Scroll down for more questions.
1. Summarize the history.
2. Review the initial angiogram. What vascular structures can you identify? Which are patent? Which are occluded. Construct a diagram to show which arteries are patent, which are occluded, and by how much.
3. Review and assess the preoperative echocardiogram.
4. The history indicates three major decisions: the first operation, the hospital discharge, and the second operation. Evaluate each based on the clinical data. Which decisions do you agree with? What would you do differently? What additional information might be helpful?
5. If you had chosen to discharge the patient after the first operation, what would your discharge instructions have looked like?
6. What are the systemic consequences of ongoing pain? Did the patient manifest any of these?
7. Review the emergency room studies and emergency room physician note. What did the venous doppler find? What did the arterial study find? How did the arterial study compare to any prior studies according to the physician note?
8. Evaluate the emergency room physician’s logic in determining the cause of the patient’s pain. Do you agree? Come back to this question after viewing all the videos. Has your assessment changed? If so, why?
9. The emergency room physician documents the word “presume” in the medical record. When is this kind of thinking acceptable in clinical care? Can you give an example of when it is? When it is not? When is it dangerous to make presumptions or assumptions in medicine? Is it ever safe to make a presumption or assumption in medicine? Come back to this question after viewing all the videos. Have your answers changed? If so, why?
10. Even if you do not agree that it is acceptable to make a presumption, does the data support the kind of presumption the physician made? Why or why not?
11. You are the provider. Your patient’s condition worsens, yet available studies remain unchanged. How do you interpret this? How will you proceed? What resources can you draw on? (Revisit this question after studying the case videos.)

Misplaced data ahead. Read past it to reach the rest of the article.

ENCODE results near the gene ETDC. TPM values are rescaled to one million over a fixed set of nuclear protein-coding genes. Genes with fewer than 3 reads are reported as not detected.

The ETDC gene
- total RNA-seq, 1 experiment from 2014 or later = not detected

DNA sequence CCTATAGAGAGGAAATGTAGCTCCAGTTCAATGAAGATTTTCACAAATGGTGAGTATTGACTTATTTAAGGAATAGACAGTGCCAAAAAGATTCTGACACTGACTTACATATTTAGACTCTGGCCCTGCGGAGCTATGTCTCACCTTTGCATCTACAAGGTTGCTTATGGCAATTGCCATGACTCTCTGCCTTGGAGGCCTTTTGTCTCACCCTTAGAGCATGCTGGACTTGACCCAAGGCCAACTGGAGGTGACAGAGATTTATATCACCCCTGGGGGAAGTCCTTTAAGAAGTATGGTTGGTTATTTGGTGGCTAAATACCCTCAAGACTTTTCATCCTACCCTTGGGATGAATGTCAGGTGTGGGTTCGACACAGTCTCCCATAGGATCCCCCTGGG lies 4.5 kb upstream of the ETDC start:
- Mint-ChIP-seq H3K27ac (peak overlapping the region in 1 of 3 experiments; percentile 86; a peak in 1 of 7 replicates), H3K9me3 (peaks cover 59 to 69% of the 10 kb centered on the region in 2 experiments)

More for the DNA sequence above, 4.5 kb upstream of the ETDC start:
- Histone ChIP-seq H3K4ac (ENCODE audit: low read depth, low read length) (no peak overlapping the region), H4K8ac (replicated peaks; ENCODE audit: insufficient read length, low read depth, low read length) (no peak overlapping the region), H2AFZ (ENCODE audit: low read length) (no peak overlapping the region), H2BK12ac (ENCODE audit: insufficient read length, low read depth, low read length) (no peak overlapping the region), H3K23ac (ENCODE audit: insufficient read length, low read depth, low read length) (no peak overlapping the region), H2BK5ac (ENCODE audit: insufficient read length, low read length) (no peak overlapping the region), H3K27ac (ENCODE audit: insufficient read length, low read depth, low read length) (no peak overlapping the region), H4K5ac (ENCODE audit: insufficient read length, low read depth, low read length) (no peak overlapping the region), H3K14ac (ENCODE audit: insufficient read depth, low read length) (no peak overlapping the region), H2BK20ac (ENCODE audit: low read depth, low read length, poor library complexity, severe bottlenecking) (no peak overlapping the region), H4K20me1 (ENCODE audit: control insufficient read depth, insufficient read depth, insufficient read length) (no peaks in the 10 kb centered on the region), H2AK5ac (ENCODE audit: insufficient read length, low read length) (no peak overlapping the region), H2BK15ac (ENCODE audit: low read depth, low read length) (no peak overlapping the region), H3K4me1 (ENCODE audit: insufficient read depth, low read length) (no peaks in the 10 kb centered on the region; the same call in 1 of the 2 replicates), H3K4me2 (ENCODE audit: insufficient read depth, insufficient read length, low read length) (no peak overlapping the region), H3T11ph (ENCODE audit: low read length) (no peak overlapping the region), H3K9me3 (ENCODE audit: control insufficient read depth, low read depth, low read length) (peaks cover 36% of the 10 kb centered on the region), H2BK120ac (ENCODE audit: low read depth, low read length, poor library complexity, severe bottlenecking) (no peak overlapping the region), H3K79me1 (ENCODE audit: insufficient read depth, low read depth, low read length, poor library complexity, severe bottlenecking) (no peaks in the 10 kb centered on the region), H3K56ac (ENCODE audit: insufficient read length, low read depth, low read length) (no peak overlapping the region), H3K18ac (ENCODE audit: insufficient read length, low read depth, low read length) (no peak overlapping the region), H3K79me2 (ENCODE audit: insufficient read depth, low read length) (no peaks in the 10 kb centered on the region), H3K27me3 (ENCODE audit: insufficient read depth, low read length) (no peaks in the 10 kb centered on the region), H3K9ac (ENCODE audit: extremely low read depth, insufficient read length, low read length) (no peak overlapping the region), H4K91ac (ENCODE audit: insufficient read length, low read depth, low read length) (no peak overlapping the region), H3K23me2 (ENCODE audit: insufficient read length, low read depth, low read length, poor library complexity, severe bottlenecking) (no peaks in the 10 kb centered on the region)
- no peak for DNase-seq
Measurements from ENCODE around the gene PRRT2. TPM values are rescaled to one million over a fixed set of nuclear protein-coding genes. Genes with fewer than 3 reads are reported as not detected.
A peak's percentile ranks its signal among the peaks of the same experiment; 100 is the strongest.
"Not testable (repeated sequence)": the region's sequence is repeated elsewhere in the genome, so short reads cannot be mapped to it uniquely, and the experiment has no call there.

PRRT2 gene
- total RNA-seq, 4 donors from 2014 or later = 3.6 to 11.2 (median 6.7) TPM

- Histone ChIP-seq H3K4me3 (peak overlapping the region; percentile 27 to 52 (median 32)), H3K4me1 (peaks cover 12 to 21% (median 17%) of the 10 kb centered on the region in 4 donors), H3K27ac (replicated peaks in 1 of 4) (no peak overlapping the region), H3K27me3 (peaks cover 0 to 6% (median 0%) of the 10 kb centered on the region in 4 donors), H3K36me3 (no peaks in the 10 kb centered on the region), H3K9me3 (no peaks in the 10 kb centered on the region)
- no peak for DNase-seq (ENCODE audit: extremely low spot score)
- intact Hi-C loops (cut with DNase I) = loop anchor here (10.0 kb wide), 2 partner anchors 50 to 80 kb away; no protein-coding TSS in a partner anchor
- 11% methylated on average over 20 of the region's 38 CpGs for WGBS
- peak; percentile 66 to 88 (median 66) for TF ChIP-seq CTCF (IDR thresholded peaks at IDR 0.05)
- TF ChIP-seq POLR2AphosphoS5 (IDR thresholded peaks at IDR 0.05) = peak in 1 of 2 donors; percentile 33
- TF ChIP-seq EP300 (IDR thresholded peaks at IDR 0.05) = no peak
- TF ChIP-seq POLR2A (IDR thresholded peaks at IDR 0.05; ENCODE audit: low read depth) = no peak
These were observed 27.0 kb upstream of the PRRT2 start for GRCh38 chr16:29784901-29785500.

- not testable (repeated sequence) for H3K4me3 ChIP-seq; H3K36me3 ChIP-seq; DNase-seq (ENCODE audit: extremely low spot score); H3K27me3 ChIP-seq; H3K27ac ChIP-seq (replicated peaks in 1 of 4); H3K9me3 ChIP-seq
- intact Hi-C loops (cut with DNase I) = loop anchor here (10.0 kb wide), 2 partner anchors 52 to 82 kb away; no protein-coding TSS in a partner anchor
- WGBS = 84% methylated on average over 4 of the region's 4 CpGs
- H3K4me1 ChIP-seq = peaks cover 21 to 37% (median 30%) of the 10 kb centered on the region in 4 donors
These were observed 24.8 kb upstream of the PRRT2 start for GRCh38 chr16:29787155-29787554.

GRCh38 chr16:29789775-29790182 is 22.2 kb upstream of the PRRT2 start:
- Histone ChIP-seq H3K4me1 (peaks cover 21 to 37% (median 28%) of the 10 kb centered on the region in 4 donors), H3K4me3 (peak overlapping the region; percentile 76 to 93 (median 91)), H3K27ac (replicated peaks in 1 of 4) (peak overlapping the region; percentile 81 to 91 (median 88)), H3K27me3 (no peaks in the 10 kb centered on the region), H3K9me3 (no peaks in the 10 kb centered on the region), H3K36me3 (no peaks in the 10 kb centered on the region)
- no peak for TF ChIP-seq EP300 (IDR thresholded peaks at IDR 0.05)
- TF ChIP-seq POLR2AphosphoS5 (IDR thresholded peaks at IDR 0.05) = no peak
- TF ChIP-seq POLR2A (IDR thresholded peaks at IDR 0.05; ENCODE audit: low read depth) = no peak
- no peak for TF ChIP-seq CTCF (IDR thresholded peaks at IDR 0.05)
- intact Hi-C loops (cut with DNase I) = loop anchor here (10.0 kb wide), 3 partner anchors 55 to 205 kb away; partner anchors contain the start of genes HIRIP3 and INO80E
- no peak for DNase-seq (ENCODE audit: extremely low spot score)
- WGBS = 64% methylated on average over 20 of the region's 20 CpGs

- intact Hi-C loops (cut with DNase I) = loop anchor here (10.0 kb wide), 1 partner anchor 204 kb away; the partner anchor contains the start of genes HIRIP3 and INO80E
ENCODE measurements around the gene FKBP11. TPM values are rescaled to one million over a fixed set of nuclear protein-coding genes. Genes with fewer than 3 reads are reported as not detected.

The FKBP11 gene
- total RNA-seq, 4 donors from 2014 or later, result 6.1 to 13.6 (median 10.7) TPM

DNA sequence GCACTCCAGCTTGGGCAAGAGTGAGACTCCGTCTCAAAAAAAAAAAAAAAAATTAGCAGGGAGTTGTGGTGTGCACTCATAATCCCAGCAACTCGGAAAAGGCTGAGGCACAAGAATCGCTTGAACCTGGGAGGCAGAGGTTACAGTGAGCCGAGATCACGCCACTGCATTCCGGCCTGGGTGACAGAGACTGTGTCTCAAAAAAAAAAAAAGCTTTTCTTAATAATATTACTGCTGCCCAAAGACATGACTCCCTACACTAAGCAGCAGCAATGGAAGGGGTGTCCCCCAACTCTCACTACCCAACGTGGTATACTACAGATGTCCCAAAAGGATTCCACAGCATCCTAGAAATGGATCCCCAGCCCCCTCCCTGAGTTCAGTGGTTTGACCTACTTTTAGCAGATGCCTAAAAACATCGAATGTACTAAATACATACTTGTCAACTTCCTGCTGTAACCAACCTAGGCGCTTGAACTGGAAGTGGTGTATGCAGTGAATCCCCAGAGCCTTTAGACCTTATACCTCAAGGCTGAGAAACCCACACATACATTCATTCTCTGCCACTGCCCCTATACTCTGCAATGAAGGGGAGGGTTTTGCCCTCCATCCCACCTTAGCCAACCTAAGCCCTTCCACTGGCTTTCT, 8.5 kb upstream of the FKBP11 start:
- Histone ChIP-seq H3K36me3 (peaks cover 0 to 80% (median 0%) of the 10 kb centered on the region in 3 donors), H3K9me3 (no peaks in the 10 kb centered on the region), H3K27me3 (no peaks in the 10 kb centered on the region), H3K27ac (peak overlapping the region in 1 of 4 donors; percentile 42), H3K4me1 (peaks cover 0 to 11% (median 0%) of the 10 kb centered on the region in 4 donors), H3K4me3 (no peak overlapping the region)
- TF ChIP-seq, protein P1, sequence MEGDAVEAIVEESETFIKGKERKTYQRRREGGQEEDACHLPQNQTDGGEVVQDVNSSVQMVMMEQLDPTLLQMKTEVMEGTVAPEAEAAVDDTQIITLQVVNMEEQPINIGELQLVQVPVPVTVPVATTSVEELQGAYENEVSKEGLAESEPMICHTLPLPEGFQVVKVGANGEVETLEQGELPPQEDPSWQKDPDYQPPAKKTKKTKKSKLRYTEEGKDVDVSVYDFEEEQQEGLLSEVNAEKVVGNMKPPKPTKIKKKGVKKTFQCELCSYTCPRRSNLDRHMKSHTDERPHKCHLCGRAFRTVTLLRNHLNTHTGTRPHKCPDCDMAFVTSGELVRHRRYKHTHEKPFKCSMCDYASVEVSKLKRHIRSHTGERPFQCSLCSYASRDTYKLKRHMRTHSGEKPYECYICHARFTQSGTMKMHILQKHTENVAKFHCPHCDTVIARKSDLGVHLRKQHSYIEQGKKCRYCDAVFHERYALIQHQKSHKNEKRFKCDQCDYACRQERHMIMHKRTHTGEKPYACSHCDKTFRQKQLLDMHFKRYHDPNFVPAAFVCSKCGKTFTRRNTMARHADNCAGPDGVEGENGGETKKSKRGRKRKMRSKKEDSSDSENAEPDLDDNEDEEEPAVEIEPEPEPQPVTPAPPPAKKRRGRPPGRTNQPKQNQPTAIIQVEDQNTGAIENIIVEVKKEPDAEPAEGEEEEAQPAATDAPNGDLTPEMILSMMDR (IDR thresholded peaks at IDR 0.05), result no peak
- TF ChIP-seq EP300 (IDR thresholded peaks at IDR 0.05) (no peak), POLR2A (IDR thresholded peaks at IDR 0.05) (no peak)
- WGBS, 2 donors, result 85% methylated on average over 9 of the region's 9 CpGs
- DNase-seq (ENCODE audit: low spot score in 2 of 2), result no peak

12. What are some likely reasons this patient could have died?
13. Come back to the history after viewing all the parts of the case. Reassess the clinical data in light of what you know about the patient’s anatomy and condition. Do you think there were any medical errors? If so, what were they? What data could you review to support your thinking? Do you think there was one error by one person? Or multiple errors by multiple people? Was this a diagnostically difficult case? Or were the errors more easily avoidable? What training issues present here?
14. What is your attitude towards medical errors? Does it depend on the type of error? The outcome? If you think there were errors in this case, what types of errors were there? Is one type more “correctable or preventable” than another? Which could be addressed systemically? Intradepartmentally? Individually?
15. Inventory the physical findings in the video. Based on the history, what is your explanation for each?
Show me what each option does.
I’ll see a video on the left.
On the right I’ll see a list of key terms or an activity.
I’ll see the same video on the left.
On the right I’ll see a list of discussion questions about the video.
I’ll see the same video but with interactive anatomy pins.
On the right I’ll see the list of pins.
*Only on some cases.
I’ll see the same video but I can draw on it and add numbers to label what I’ve drawn.
I’ll have a sketch pad to draw on.
There’s a male body diagram, a female body diagram and also a blank canvas.